During the opening ceremony on May 25, oil started flowing into the U.S.-backed Baku-Tbilisi-Ceyhan (BTC) pipeline, which will bring Caspian hydrocarbons to Western markets and break Russia’s monopoly on energy exports from the Caucasus and Central Asia. But some Russian political analysts contend that the gigantic pipeline might also carry a revolutionary “virus” that could trigger further political change in the volatile region.
The presidents of Azerbaijan, Georgia, Kazakhstan, and Turkey turned on the taps at the Sangachal oil terminal outside of Azerbaijan’s capital, Baku, to let the first oil enter the 1,760-kilometer (1,100 mile), $4 billion pipeline. The route has a total capacity of 1 million barrels a day. Symbolizing with his very presence the strong American support for the BTC line, U.S. Energy Secretary Sam Bodman described the first day of pumping oil as a “day that will change the world.” He also read a letter from President George W. Bush in which the American leader, who is seeking to diversify U.S. energy sources, hailed the project as a “monumental achievement.” Deliveries of oil from the pipeline to tankers at the Mediterranean terminal in Turkey are scheduled to begin by the end of the year.
A number of energy analysts and strategic planners have long argued that the BTC project will likely redraw the geopolitical map of the turbulent South Caucasus, reducing the region’s economic reliance on Moscow. The new Caspian export route will also provide Kazakhstan — the largest oil producer in the region after Russia — with an outlet to Western markets that bypasses Russian territory. Meeting with his Azerbaijani host, President Ilham Aliev on May 24, Kazakhstan’s President Nursultan Nazarbayev affirmed his country’s commitment to export part of its Caspian oil via the BTC pipeline. Representatives of the two countries did not, however, sign the anticipated agreement on transporting crude from Kazakhstan via the BTC route. Azerbaijani presidential administration head Ramiz Mekhtiyev told journalists that experts “continue to work” to resolve unspecified problems connected with that agreement. But the two sides did sign an Agreement on Strategic Partnership together with several other bilateral agreements on inter-governmental cooperation.
It would appear that the Kazakh leader wants to keep all his options open. He specifically stated, “Aside from the BTC, we will try to utilize Chinese, Russian, and Iranian territories to export Kazakh oil.” Kazakhstan’s oil production is estimated to reach 150 million tons a year by 2015.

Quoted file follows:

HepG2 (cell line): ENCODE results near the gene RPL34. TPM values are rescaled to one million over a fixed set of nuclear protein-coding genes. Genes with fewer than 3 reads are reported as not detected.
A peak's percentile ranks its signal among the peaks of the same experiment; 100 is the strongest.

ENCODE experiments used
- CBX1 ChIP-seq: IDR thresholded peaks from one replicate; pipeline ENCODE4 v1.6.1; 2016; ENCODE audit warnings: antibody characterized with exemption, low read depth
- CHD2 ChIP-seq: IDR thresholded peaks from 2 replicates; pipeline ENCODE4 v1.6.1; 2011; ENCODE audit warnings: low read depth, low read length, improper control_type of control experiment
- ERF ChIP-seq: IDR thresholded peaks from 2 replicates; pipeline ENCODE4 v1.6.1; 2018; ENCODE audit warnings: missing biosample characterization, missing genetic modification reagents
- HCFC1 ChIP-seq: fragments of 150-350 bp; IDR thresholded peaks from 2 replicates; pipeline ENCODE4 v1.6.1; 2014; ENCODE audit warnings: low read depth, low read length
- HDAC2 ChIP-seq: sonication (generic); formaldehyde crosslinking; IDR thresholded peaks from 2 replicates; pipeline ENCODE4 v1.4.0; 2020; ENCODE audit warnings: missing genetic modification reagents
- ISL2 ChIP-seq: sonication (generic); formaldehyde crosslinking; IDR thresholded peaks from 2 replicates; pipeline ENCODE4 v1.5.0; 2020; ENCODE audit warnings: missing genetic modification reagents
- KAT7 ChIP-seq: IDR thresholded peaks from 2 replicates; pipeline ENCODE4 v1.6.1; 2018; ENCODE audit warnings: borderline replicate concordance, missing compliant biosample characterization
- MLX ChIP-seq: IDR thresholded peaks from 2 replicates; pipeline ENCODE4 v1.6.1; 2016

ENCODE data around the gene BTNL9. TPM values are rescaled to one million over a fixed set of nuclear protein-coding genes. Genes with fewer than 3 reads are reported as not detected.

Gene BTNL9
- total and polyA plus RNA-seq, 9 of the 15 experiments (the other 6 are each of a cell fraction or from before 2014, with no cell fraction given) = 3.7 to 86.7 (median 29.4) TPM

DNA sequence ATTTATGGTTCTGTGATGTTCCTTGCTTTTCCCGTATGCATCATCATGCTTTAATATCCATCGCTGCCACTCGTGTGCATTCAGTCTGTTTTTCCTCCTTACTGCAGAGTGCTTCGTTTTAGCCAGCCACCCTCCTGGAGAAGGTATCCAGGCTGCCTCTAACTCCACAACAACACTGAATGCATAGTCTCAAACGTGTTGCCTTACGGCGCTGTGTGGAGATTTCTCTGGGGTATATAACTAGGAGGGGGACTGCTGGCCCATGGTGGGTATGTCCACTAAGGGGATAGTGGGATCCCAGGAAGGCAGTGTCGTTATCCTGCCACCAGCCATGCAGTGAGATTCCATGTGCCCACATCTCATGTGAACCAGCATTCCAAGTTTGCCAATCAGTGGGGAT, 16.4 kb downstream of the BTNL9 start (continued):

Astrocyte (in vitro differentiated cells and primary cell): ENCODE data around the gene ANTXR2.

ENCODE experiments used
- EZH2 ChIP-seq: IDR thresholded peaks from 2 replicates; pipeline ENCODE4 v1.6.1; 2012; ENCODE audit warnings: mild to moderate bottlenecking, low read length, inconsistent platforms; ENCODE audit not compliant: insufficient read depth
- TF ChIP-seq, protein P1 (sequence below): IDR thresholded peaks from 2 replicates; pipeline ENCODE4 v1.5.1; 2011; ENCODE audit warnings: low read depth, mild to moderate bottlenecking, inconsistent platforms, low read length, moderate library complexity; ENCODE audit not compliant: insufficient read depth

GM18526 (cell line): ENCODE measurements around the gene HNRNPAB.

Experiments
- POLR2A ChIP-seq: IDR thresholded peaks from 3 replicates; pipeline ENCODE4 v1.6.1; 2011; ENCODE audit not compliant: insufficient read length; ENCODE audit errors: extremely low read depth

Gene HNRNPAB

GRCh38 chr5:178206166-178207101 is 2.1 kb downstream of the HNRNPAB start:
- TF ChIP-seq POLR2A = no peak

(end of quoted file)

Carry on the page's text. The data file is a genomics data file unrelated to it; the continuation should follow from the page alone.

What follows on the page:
The Kremlin’s energy envoy, Igor Yusufov, was conspicuously absent at the May 25 celebration, reportedly due to sudden illness. In fact, Russia was not mentioned even once in all the festive speeches and addresses made in Baku. Some Russian commentators interpret this curious fact quite sarcastically, taking the silence as an expression of a particular tactfulness on the part of the BTC participants. The pipeline launch is widely seen as one more step diminishing Russia’s steadily waning influence in the Caucasus and Caspian region. In the opinion of the analysts at the London-based Center for Global Energy Studies, the implications of the BTC launch for Russia are a further loss of influence in Azerbaijan and, potentially, in Georgia too.
Russian strategic planners appear to see the looming consequences very clearly. With the BTC, they say, the United States will be able to kill two birds with one stone. First, Washington will firmly tie the Caspian basin countries to the American-backed pipeline, as the BTC is the first major pipeline that does not traverse Russian territory. Second, U.S. allies Azerbaijan, Georgia, and Turkey — not Russia — will benefit from pocketing the transit fees. Georgia’s feeble economy, for example, stands to get a substantial boost from the pipeline. It is expected to earn some $50 million in transit fees per year — a true fortune for this “impoverished country,” as one Russian analyst noted.
But some Russian regional experts foresee yet another potential implication of the Caspian pipeline’s functioning. As the crude will flow from east to west, the wave of democratic “color revolutions” may spread in the opposite direction, they suggest.
According to this line of argument, with BTC now operational, the security of energy flows in the Caspian region will be the West’s paramount concern. However, there are enormous protest potential accumulated in the countries involved — particularly Azerbaijan and Kazakhstan. After decades of iron-fisted rule by authoritarian clans, these states may “blow up at any moment” and “lead to unpredictable consequences.” The only alternative to the violent Uzbek-type upheaval seen in Andijan earlier this month seems to be a smooth, “velvet” regime change.
The November 2005 parliamentary elections in Azerbaijan and the 2006 presidential election in Kazakhstan will likely put this provocative concept to a serious test.
(RFE/RL, Kommersant, Polit.ru, GlobalRus.ru, May 25; Moscow Times, Vremya novostei, May 26)